How "A Christmas Carol" Can Improve Your Health

Filed Under: General Health

How "A Christmas Carol" Can Improve Your Health

The Charles Dickens classic A Christmas Carol is a holiday favorite of mine, as I know it is for many of you. But what does A Christmas Carol have to do with you or your quest for health?

Let's redefine your quest for health as actually a quest for "quality living." Quality living is sculpted from the decisions we make daily, not only about physical health, but also our relationships with others. It is decisions that make character and that build health.

Dickens' A Christmas Carol is not so much a story as a display of characters who were shaped by conscious decisions. You see and instantly recognize the characters in Bob Cratchit's free-living, free-wheeling, loving family. You know the joy he experiences in his extended family and the obvious loving bond he has made with his crippled son Tiny Tim are real.

You'll even more clearly understand and recognize, as I did, that the greed and selfishness of Scrooge were conscious decisions. The frightening part of this story is the magnitude of alienation that these decisions wrought upon him.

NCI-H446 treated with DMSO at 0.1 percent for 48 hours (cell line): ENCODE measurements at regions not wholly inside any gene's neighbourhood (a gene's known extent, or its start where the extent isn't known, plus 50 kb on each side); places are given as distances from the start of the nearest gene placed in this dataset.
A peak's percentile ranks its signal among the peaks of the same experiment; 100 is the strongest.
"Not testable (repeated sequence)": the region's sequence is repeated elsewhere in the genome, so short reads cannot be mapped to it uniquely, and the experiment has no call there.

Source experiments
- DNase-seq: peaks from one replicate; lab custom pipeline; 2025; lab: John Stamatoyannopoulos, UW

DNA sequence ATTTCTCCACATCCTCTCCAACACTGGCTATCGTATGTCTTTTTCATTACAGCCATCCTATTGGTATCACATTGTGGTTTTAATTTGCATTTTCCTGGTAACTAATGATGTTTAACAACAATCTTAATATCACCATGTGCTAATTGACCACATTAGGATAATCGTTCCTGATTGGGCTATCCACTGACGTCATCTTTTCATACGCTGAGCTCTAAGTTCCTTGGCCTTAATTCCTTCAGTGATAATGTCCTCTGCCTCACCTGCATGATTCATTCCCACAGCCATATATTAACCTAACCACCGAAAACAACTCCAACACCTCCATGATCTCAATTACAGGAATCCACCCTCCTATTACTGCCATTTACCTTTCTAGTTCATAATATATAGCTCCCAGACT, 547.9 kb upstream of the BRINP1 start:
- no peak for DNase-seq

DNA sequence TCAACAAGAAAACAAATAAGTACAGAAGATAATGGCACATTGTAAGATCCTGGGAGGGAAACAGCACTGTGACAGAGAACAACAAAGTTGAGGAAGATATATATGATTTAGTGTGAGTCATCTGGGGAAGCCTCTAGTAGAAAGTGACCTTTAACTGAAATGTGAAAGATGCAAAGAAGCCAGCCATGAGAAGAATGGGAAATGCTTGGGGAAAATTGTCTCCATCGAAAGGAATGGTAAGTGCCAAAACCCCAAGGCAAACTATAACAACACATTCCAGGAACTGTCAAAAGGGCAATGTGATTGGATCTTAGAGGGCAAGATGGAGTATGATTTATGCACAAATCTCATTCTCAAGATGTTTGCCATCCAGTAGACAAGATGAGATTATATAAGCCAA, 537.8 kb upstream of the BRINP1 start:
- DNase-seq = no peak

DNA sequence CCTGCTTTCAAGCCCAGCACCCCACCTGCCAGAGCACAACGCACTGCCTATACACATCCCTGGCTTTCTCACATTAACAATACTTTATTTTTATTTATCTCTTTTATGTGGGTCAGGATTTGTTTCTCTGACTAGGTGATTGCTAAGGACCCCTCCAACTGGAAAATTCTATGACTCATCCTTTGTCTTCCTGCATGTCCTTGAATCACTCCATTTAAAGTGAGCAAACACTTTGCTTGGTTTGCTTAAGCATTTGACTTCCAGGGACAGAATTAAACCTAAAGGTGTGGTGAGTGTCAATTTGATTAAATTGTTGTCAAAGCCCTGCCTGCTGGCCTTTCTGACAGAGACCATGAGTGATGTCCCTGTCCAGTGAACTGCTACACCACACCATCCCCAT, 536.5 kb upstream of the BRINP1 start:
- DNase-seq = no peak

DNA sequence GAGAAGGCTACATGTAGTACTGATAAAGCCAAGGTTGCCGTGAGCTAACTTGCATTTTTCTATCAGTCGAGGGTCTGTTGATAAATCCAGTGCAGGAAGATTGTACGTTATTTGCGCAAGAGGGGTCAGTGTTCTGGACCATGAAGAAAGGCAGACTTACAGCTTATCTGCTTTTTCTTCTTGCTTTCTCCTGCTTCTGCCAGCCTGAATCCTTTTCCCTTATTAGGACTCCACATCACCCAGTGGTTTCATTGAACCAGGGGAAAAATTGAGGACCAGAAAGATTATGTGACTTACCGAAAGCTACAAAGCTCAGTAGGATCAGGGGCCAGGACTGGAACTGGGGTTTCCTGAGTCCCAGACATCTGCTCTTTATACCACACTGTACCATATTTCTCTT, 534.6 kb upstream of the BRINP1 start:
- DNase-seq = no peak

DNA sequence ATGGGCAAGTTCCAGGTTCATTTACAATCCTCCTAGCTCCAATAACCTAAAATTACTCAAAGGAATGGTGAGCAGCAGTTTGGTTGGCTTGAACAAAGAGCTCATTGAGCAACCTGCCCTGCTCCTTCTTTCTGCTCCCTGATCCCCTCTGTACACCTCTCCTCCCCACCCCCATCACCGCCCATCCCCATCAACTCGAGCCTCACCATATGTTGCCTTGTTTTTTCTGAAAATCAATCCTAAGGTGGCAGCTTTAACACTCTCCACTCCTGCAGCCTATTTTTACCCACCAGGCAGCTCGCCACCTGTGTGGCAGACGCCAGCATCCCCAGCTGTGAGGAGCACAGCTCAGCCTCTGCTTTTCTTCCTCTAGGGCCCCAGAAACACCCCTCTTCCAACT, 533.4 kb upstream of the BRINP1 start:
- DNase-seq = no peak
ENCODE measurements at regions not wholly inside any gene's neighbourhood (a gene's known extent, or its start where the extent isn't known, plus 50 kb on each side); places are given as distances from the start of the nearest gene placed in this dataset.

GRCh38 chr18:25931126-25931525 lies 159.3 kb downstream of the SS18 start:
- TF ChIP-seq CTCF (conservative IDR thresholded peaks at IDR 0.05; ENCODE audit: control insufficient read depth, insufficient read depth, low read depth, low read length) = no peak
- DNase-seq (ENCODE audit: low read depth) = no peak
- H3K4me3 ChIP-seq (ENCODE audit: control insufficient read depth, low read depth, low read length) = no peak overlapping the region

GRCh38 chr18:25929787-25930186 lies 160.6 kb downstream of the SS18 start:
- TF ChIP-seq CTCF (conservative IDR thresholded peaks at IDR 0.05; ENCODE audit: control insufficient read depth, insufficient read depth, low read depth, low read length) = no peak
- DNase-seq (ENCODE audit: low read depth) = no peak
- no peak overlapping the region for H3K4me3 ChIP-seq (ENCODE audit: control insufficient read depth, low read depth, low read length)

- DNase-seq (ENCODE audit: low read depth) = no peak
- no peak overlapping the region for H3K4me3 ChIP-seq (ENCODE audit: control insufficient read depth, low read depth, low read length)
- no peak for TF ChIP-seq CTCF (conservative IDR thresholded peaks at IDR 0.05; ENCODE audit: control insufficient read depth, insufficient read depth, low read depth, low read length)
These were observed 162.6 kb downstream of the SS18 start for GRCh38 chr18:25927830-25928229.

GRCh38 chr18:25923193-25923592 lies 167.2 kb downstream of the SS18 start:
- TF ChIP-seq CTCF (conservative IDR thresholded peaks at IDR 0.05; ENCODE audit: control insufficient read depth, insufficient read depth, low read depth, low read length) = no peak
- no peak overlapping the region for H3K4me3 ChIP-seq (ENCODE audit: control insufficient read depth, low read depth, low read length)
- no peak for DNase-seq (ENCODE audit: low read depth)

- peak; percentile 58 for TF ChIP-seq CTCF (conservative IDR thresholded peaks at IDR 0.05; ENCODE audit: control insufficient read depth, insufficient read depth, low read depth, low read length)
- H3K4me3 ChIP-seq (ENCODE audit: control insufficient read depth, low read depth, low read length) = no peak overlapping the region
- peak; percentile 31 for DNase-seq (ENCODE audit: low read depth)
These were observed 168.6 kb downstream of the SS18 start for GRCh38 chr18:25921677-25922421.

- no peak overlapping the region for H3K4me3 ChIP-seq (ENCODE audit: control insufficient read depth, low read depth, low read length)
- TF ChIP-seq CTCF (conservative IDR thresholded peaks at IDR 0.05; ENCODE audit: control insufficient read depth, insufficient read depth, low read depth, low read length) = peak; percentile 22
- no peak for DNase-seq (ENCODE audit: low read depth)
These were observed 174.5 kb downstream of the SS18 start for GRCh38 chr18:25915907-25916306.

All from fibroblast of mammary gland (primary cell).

Nothing enriches life more than supportive human relationships, and nothing impoverishes it more than their absence. At the end of the story, we celebrate—and possibly weep, as well—at Scrooge's redemption. For him, it was not too late.

What I also like about A Christmas Carol is that while it’s a Christmas story, the message is universal. As you celebrate the holidays this year—whether it’s by lighting the candles on the Hanukkah menorah, enjoying the traditions of Kwanzaa, or gathering around the Christmas tree—make a conscious decision to revel in your relationship with those around you. You’ll be healthier and happier for it.

You may also be interested in:

Holiday Health Facts—Did You Know?
4 Ways to Undo Holiday Indulgences

DISCLAIMER: The content of is offered on an informational basis only, and is not intended to be a substitute for professional medical advice, diagnosis, or treatment. Always seek the guidance of a qualified health provider before making any adjustment to a medication or treatment you are currently using, and/or starting any new medication or treatment. All recommendations are "generally informational" and not specifically applicable to any individual's medical problems, concerns and/or needs.

Enjoy What You've Just Read?

Get it delivered to your inbox! Signup for E-News and you'll get great content like you've just read along with other great tips and guides from Dr. Whitaker!

Related Articles & Categories